Types of therapy and treatments
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Acuphase is a type
of depot antipsychotic.
Antidepressants are used in the treatment of
depression, anxiety, obsessional problems and sometimes pain. See
our factsheet on antidepressants for further information.
Antipsychotics are used for the treatment of
psychosis. They are sometimes referred to as Neuroleptics. Some of
the earlier drugs in this group were haloperidol and
chlorpromazine. In recent years, a new group of antipsychotics has
been developed which have fewer side-effects. These are called
Atypical Antipsychotics and include clozapine. olanzapine,
risperidone and quetiapine.
is a form of psychotherapy which
uses the creation of art or craft, to help release and explore the
precise and personal images and metaphors which lie at the
foundation of the personality, so that they can be explored and
discussed within a therapeutic relationship.
See the British Association of Art Therapists for further
Atypical Antipsychotics are a newer group of
antipsychotics which have fewer side-effects than the older
Behaviour therapy is a form of psychotherapy
which seeks to improve the way a person feels by changing what they
do. It is commonly used to overcome phobias.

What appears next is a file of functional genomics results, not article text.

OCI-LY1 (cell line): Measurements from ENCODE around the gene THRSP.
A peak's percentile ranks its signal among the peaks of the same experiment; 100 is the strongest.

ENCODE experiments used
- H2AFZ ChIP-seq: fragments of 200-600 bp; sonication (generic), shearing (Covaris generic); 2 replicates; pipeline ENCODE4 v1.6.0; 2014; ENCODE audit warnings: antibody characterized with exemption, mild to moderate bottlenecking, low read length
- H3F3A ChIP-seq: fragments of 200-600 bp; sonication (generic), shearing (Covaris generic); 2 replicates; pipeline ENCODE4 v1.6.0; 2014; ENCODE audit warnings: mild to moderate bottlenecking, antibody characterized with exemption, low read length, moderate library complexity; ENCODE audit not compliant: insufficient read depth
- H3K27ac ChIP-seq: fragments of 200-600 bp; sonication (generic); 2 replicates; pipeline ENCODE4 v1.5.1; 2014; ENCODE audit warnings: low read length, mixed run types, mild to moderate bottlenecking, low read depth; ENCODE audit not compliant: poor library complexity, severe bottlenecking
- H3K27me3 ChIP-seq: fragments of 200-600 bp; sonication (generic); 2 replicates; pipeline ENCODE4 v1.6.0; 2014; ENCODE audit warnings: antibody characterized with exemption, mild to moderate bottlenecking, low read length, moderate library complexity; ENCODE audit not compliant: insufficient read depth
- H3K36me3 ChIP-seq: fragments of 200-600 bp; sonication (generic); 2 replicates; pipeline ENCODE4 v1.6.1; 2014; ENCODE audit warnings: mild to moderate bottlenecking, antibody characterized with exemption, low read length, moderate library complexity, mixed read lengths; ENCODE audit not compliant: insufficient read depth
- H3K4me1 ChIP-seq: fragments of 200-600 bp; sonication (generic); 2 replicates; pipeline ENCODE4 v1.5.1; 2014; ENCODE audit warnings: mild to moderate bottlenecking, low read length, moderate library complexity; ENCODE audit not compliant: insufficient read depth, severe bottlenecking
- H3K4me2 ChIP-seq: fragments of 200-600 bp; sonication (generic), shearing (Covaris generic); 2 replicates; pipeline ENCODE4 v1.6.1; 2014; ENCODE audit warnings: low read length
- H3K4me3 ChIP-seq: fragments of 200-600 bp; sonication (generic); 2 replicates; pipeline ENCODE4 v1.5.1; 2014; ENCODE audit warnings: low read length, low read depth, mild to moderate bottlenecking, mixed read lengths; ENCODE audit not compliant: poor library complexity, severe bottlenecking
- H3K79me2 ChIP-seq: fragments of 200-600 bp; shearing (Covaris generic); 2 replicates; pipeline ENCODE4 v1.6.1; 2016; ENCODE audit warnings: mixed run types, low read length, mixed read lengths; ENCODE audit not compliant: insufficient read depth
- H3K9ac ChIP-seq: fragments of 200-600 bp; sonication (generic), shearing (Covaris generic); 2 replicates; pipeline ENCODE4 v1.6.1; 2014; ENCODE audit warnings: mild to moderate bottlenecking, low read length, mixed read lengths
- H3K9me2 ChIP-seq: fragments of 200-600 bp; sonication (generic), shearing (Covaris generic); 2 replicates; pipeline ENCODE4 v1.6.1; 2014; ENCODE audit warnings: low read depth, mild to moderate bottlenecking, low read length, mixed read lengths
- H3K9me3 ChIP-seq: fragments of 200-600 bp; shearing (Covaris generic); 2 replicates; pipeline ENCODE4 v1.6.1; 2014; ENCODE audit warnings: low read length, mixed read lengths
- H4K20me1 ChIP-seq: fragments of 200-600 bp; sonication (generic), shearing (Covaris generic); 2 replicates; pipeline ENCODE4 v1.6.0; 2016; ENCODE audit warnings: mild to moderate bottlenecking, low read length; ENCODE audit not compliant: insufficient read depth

Benzodiazepines are drugs that relax people
and make them feel calm. Unfortunately, the effects are only
short-lived and people can become addicted to them, which can make
them more anxious. They can be effective in very short
Carbamazepine is a drug sometimes used as an
alternative to Lithium in stopping the symptoms of manic depression
and is particularly effective in people with rapid swings between
mania and depression. See our leaflet on Manic Depression (Bipolar
Disorder) for further information.
Care programme approach is a system for
looking after people with mental health problems, and of ensuring
that they receive the help and support they need from mental health
services, and that this care is well organised.
Crisis intervention team A team of mental
health professionals whose job is to work with people with mental
illness who are going through a crisis. The aim of the team is to
bring about a rapid resolution of the problem and prevent admission
Cognitive analytical therapy is a form of